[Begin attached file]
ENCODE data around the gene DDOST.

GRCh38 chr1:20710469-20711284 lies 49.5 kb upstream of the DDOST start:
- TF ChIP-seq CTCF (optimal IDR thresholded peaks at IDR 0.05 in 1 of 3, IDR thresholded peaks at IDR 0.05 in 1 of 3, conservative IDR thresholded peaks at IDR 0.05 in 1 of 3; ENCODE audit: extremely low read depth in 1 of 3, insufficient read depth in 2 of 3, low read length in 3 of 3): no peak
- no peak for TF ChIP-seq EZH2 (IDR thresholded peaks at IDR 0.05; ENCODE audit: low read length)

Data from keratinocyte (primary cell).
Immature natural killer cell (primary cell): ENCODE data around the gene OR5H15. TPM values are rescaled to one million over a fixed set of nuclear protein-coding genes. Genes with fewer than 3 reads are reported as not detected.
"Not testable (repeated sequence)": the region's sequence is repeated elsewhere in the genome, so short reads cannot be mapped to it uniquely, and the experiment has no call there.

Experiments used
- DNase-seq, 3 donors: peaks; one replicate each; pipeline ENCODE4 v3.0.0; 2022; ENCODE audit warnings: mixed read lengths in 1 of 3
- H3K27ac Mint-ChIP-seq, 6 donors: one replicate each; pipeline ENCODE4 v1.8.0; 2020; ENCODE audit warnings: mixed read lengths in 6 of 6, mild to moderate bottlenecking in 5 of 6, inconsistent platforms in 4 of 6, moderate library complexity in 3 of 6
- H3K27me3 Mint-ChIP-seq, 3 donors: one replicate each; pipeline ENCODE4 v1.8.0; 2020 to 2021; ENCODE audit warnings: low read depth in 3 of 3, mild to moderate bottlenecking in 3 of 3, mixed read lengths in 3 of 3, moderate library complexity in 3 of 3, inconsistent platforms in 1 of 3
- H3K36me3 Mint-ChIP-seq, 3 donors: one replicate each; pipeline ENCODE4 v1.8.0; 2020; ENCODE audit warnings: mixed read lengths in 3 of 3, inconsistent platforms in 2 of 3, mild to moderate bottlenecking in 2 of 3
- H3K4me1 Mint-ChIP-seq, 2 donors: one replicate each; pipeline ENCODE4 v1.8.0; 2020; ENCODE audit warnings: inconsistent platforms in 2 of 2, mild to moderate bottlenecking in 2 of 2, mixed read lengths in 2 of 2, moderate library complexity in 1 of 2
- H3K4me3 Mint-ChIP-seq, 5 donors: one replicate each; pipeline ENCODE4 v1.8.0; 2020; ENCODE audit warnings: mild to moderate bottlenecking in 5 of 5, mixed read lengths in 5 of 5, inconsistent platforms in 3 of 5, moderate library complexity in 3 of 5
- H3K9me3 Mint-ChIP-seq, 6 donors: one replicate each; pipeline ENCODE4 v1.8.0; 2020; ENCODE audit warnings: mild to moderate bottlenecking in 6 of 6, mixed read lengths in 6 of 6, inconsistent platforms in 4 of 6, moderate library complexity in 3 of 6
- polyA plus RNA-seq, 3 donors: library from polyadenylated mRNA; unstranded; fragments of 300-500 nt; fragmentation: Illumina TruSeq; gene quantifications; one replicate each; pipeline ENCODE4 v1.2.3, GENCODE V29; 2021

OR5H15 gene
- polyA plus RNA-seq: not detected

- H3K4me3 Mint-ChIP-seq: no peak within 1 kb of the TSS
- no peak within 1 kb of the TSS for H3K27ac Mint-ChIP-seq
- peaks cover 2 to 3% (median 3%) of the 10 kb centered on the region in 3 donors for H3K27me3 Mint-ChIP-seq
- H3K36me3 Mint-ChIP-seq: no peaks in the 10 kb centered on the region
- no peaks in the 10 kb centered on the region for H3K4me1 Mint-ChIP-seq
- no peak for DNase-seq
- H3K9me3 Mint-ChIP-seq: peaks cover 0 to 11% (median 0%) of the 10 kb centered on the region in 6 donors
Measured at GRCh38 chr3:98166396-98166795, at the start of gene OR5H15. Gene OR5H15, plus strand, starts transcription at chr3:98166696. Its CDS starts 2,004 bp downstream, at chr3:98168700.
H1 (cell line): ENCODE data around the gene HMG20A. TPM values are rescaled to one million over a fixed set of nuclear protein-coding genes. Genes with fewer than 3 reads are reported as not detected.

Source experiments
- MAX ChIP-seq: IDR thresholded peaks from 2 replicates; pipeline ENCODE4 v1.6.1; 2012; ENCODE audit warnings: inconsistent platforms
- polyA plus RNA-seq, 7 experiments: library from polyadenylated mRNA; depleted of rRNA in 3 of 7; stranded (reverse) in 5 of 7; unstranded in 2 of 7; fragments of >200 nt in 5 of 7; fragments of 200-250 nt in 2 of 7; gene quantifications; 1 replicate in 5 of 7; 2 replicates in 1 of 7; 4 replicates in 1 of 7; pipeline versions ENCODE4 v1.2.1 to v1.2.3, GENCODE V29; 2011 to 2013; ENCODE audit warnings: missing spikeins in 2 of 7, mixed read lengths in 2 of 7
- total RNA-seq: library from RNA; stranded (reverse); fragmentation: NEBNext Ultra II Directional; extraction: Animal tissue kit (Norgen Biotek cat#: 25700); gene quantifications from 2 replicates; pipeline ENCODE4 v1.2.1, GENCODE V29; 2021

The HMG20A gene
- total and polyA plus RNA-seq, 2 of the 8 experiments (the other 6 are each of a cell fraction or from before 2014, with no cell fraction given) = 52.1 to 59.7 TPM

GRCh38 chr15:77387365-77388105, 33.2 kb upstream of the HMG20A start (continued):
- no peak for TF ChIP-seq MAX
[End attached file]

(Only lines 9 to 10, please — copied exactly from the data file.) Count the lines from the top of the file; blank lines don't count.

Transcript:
- DNase-seq, 3 donors: peaks; one replicate each; pipeline ENCODE4 v3.0.0; 2022; ENCODE audit warnings: mixed read lengths in 1 of 3
- H3K27ac Mint-ChIP-seq, 6 donors: one replicate each; pipeline ENCODE4 v1.8.0; 2020; ENCODE audit warnings: mixed read lengths in 6 of 6, mild to moderate bottlenecking in 5 of 6, inconsistent platforms in 4 of 6, moderate library complexity in 3 of 6